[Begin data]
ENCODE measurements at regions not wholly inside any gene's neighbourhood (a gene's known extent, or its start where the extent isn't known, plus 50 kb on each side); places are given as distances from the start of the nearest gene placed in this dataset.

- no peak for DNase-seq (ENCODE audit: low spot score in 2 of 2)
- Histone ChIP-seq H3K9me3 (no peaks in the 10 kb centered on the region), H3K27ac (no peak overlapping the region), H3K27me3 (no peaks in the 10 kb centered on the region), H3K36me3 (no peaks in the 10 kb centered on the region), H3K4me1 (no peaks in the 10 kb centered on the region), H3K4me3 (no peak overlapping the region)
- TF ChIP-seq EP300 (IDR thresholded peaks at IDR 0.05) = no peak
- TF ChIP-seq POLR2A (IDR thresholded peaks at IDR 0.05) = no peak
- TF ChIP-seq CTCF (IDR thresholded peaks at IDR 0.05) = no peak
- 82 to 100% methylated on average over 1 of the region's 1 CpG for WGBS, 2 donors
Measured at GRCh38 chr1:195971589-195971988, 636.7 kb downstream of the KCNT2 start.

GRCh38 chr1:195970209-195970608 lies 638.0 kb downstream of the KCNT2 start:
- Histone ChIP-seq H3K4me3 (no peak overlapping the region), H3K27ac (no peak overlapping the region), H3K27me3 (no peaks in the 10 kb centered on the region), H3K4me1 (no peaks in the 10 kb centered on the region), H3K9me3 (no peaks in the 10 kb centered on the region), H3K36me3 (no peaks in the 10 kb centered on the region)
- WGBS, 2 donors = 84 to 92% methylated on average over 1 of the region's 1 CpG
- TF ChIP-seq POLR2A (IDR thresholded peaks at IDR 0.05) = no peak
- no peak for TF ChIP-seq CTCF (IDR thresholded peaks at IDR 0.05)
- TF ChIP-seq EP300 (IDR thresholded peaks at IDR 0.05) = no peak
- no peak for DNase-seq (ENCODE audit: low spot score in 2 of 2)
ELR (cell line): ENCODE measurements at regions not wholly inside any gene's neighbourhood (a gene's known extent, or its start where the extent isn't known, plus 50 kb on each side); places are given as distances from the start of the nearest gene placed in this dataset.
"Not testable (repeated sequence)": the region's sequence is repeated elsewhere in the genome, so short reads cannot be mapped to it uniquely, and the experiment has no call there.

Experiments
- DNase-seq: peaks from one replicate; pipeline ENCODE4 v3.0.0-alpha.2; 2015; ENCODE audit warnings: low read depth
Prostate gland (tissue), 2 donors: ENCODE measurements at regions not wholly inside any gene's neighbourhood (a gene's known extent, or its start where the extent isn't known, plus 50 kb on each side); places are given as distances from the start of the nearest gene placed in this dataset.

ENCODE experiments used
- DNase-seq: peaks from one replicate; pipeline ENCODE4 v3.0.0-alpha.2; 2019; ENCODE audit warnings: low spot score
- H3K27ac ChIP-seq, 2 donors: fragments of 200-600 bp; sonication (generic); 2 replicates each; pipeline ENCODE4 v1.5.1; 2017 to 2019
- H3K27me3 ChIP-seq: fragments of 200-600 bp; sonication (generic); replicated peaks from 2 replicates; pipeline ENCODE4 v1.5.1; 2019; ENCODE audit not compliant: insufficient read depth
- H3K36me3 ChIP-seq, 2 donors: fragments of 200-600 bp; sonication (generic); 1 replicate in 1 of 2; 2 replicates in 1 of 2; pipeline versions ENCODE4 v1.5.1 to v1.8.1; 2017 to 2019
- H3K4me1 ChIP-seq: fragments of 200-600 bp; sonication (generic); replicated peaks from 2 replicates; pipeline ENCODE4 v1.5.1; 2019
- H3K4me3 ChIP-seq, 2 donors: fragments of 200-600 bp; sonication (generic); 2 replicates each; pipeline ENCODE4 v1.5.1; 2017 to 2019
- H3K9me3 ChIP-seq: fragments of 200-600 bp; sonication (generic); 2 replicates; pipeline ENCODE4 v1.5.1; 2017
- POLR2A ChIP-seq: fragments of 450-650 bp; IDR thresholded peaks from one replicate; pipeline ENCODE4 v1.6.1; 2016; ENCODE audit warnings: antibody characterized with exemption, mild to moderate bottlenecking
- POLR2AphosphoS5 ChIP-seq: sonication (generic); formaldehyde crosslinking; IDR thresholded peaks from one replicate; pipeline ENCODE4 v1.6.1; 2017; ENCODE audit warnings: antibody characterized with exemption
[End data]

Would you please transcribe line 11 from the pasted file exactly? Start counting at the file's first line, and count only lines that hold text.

- WGBS, 2 donors = 84 to 92% methylated on average over 1 of the region's 1 CpG